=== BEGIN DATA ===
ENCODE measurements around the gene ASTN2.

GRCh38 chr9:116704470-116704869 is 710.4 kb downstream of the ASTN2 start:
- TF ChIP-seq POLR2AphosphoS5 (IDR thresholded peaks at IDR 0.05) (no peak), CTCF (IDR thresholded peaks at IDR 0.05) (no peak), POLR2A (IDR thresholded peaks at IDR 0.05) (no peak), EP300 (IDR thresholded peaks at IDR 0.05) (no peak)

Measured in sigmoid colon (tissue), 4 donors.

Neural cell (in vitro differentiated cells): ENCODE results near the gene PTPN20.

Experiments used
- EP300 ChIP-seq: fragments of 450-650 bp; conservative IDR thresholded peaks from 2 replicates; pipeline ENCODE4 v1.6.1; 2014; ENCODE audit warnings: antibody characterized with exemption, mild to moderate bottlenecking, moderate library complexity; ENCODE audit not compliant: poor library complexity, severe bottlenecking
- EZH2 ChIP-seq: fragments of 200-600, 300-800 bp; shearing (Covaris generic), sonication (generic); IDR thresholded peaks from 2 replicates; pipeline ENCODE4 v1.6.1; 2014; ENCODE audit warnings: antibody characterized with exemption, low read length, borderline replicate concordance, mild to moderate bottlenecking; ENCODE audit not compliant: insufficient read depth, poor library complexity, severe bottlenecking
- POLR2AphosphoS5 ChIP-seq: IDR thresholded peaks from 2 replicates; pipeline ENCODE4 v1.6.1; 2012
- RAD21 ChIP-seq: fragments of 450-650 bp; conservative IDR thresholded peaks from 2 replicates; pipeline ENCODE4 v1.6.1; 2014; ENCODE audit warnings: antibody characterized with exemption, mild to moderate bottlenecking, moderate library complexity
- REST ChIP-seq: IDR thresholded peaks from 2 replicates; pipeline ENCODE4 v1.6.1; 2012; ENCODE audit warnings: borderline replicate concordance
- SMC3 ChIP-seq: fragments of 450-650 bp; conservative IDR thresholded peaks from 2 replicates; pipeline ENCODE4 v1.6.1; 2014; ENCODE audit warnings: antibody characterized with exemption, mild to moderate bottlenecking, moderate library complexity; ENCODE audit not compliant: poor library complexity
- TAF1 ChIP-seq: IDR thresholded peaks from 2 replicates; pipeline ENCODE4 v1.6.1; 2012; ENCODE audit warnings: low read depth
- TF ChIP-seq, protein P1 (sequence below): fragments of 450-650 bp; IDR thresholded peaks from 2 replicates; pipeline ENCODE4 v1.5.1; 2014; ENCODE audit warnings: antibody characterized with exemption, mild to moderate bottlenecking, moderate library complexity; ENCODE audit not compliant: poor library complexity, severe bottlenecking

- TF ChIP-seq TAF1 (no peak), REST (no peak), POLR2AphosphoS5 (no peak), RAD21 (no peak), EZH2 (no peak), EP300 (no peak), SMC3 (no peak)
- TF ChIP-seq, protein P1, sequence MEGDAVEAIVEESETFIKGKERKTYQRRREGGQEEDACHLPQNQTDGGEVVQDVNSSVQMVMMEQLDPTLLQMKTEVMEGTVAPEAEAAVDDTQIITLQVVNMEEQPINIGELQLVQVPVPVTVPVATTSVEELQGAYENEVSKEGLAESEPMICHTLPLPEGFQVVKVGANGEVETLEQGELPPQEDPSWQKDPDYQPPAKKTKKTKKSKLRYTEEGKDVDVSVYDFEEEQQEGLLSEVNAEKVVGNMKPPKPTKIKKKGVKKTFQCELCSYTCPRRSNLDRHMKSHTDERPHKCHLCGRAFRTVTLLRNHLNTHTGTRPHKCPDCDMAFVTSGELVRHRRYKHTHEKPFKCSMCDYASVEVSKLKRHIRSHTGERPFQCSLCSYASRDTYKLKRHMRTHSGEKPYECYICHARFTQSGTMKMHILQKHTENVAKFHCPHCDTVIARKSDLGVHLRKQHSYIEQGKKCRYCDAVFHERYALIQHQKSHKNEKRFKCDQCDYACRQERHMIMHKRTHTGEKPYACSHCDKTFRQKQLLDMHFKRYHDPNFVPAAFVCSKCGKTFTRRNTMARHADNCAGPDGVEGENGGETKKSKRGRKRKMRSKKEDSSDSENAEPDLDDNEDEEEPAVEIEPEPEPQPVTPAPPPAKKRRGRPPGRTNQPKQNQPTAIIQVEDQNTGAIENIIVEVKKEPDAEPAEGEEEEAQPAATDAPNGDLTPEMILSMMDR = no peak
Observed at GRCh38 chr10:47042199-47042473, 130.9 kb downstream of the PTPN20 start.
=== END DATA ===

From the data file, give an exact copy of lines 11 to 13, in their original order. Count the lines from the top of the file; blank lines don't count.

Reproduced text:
- REST ChIP-seq: IDR thresholded peaks from 2 replicates; pipeline ENCODE4 v1.6.1; 2012; ENCODE audit warnings: borderline replicate concordance
- SMC3 ChIP-seq: fragments of 450-650 bp; conservative IDR thresholded peaks from 2 replicates; pipeline ENCODE4 v1.6.1; 2014; ENCODE audit warnings: antibody characterized with exemption, mild to moderate bottlenecking, moderate library complexity; ENCODE audit not compliant: poor library complexity
- TAF1 ChIP-seq: IDR thresholded peaks from 2 replicates; pipeline ENCODE4 v1.6.1; 2012; ENCODE audit warnings: low read depth